This scenario is best set during or just after the Iraq War, though it can be adjusted with Handler creativity. Events kick off about a year before the start of the scenario, when a US Army squad stumbles across a negotiation between Iraqi insurgents and a Sand Dweller tribe. The subsequent firefight resulted in the death of five US soldiers, dozens of insurgents and the capture of a single Sand Dweller, which they took to be a mutant.
Squad Leader and ex-DG Friendly John Kirkman knew of and distrusted the Special Access Program. He swore the three surviving men under his command to secrecy, then ordered them to subject the creature to enhanced interrogation. The creature died of hyperhydration after being waterboarded, but not before spraying the men with a foul musk. They burned the corpse.
The musk marked the men as enemies of all Sand Dweller tribes. The smell never went away, which led to them being honorably discharged or washing out of the military. Sand Dwellers can pick up the scent from up to 20 miles away, and will immediately set out towards it with murderous intent. Despite being a long way from Iraq, two of the soldiers have already been devoured.
The Agents are briefed that they are to investigate the murder of a former US soldier, PFC Paul Clark, just back from overseas. They are told the crime scene bore unusual and occult characteristics, and are given cover as Federal Agents.
The crime scene is an large adobe style house on the outskirts of Albuquerque. Local cops are loitering outside, suspiciously eager to hand the investigation over to the Feds.
The newly built home is filled with faux Pueblo Indian designs. The windows in the kitchen and living room have been smashed in from the outside. Forensics reveals a weird oily substance on the kitchen counter and some walls, which tests reveal to be some kind of organic lipid. There are small sandy footprints everywhere.
The living room smells so pungently of urine it causes gagging and burns the eyes. The carpet is covered in blood stains and gnawed bones arranged in symbolic patterns. Forensics or Medicine identifies them as a mix of human and canine bones, and Occult or Archaeology recognizes the symbols as resembling undeciphered petroglyphs found throughout the American southwest.
The house is furnished as a family home but has been treated like an oversized bachelor pad. The fridge contains only beer, yogurt and wilted green vegetables. On the dining room table are divorce papers indicating Clark's imminent split with his wife Karen and a box of photographs of the couple in happier times, some dating back to high school.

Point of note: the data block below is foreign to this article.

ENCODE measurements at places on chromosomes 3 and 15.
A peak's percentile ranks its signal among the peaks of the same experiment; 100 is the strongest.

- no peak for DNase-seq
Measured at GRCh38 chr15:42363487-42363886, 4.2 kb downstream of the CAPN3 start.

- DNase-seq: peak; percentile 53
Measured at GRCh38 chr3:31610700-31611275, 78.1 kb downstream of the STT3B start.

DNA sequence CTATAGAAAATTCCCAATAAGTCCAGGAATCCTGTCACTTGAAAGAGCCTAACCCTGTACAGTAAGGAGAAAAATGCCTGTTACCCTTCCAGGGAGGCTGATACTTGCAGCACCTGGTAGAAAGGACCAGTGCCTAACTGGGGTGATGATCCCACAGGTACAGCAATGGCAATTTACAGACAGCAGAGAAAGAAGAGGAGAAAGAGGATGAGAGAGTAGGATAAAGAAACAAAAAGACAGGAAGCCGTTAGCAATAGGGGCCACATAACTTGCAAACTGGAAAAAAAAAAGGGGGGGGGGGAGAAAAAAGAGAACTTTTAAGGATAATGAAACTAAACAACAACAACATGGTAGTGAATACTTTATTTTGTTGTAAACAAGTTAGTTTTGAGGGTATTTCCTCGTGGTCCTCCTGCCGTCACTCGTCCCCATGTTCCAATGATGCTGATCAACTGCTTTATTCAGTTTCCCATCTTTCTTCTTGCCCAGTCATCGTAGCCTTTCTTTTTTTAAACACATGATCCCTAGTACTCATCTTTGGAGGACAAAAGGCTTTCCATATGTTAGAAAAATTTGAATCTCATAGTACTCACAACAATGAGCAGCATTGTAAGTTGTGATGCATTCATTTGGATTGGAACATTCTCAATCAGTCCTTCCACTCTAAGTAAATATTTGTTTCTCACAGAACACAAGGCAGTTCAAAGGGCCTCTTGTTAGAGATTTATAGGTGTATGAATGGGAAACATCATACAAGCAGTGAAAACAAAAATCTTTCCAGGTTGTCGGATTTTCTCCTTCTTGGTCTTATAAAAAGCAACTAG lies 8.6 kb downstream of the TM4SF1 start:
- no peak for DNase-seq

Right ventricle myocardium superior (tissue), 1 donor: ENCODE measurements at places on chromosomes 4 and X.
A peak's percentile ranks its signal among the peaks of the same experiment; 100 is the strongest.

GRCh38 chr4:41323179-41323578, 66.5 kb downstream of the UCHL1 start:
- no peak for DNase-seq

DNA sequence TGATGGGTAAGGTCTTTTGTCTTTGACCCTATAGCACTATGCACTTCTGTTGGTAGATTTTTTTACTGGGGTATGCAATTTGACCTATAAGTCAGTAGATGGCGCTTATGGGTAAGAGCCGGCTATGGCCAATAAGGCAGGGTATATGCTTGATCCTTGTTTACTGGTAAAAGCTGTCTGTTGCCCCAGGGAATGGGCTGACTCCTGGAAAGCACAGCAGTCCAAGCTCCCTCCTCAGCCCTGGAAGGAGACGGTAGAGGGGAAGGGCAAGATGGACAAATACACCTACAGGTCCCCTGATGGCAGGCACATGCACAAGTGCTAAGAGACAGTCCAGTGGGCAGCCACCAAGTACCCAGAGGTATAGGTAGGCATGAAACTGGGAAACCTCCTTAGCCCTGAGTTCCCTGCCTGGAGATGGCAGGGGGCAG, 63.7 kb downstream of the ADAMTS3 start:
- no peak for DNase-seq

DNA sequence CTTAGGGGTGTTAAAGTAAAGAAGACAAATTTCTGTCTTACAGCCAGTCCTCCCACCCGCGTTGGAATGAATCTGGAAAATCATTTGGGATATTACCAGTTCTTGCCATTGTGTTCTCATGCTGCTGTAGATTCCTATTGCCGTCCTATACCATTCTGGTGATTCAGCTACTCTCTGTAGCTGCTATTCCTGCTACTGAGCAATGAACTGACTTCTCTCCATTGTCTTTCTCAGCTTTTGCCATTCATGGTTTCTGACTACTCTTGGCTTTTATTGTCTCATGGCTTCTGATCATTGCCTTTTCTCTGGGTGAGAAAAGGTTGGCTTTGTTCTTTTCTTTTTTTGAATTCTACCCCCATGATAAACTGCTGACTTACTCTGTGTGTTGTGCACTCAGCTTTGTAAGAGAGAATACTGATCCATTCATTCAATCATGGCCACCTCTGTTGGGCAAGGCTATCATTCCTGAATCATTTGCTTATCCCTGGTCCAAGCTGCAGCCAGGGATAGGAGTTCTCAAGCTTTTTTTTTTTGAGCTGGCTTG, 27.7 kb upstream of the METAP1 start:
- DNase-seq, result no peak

In the bathroom cabinet is a staggering number of different soaps, anti-bacterial washes, deodorants, colognes, perfumes and essential oils, as well as hydrogen peroxide, coconut oil, apple cider vinegar, tea tree oil, cocoa butter and baking powder.
There are only two photographs on the wall, both in the living room. One shows Clark with his massive Newfoundland dog. The other shows Clark in the Iraqi desert with two other soldiers.
Karen is staying with friends downtown, who can vouch for her whereabouts over the last week. She is distraught when informed of her husband's death, and HUMINT reveals she still has strong feelings for him. She will be initially cagey about her reasons for divorce, but careful questioning will reveal two things.
- Ever since he came back from Iraq, he smelled horrible. She tried to put up with it, but it was nauseating.
- She felt like she was being watched at night in the new house. She once saw red eyes gleaming outside the kitchen window.
Military contacts or Bureaucracy can uncover records of Clark's deployment in Iraq, a sanitized official story of the firefight with insurgents, and the identities of surviving members of his squad, Corporal Randy Lacroix, Private Lucas Jackson and their squad leader Staff Sergeant John Kirkman. Lacroix was honorably discharged for undisclosed medical considerations, while Jackson was dishonorably discharged for insubordination. Kirkman is now a Master Sergeant deployed in Germany.
Medical records will show Lacroix was unsuccessfully treated for bromhidrosis (acute body odor) at several hospitals after being discharged. Social media images show Lacroix subsequently backpacking throughout the world and his marriage to Australian woman Sharon Woodgrove.